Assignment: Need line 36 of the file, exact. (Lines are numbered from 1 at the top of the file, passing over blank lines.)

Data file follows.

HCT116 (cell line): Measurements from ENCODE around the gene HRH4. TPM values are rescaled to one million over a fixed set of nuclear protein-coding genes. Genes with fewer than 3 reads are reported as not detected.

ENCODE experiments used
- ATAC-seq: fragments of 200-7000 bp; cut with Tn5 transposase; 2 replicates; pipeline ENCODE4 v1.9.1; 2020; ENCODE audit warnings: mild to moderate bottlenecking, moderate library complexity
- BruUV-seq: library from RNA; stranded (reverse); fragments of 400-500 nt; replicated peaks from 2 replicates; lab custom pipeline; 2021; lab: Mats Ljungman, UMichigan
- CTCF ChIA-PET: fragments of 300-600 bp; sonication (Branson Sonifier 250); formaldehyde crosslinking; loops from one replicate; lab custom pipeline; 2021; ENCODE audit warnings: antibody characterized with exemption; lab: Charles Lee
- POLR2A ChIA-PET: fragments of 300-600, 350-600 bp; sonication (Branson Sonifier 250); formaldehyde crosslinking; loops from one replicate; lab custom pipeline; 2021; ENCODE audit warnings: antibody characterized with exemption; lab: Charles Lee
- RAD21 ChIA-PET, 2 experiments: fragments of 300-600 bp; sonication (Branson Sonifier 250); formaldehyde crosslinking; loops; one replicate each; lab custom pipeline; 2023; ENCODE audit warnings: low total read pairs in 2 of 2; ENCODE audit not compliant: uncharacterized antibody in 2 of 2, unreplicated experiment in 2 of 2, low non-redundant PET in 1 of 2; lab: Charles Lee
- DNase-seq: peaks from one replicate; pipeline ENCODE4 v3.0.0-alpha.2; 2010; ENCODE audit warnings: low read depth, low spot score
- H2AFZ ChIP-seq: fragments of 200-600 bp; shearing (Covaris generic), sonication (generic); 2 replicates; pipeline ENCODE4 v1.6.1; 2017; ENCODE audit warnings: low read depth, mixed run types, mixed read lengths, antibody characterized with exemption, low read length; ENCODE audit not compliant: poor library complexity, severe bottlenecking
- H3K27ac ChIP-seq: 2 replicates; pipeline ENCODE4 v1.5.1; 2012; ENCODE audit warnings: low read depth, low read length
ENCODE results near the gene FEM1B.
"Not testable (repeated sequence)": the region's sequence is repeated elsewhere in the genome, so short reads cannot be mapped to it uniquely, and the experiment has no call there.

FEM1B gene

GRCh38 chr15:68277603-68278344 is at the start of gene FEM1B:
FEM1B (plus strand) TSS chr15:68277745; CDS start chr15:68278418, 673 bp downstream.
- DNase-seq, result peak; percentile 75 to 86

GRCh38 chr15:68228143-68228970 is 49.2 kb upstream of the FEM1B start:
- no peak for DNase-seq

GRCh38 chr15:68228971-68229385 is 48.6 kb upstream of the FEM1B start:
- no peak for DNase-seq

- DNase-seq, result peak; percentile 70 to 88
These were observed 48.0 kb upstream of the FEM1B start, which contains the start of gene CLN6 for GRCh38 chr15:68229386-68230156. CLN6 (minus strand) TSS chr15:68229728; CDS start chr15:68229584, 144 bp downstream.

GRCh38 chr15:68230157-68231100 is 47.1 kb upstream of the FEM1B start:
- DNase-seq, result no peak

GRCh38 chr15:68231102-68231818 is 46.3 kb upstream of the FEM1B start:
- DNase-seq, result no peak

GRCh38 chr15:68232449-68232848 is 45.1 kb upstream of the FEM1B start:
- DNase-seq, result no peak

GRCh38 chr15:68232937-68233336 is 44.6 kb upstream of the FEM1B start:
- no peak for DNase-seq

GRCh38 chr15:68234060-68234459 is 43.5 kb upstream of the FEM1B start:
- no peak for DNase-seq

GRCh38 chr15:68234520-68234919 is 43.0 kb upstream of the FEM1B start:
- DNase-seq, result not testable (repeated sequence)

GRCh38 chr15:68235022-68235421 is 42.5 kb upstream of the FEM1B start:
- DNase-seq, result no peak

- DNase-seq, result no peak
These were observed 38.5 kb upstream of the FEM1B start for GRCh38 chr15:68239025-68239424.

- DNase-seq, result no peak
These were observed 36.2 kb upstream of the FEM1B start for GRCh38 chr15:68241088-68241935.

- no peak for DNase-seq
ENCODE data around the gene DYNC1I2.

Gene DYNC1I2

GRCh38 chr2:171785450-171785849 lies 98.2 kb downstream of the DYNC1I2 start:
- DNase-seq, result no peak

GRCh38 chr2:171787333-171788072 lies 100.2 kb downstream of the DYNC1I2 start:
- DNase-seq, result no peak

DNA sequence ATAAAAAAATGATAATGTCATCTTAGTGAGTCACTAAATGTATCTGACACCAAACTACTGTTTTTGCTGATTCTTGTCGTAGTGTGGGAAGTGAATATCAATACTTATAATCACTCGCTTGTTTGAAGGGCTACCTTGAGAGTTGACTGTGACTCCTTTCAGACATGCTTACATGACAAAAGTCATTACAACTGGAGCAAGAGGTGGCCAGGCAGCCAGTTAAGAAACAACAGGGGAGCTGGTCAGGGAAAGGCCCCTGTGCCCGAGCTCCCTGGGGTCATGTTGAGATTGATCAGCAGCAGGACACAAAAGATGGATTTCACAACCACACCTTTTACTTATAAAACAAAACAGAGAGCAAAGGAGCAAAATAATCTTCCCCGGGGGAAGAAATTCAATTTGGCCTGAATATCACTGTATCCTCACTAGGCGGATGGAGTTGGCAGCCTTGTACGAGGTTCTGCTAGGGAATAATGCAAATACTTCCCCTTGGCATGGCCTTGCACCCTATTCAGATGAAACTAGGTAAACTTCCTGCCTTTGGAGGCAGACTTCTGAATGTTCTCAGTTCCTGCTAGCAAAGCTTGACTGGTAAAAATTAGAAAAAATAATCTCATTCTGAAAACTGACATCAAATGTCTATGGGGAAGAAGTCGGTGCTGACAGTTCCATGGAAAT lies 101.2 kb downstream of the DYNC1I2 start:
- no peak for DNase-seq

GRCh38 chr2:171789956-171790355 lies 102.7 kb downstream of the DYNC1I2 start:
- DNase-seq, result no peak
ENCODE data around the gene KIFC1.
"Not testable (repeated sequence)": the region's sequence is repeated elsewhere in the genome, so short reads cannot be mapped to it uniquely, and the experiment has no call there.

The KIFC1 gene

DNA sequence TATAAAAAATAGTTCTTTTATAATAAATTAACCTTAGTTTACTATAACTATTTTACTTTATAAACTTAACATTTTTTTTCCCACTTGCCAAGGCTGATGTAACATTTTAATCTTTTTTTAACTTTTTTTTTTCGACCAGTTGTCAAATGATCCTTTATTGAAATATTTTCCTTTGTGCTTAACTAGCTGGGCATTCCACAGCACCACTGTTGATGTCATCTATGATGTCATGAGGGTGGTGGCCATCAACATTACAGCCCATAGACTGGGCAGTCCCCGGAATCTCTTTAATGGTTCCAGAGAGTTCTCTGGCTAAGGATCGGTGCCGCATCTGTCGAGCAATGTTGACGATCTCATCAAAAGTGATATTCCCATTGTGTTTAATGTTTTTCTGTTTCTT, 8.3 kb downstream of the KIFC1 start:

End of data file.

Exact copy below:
- DNase-seq, result no peak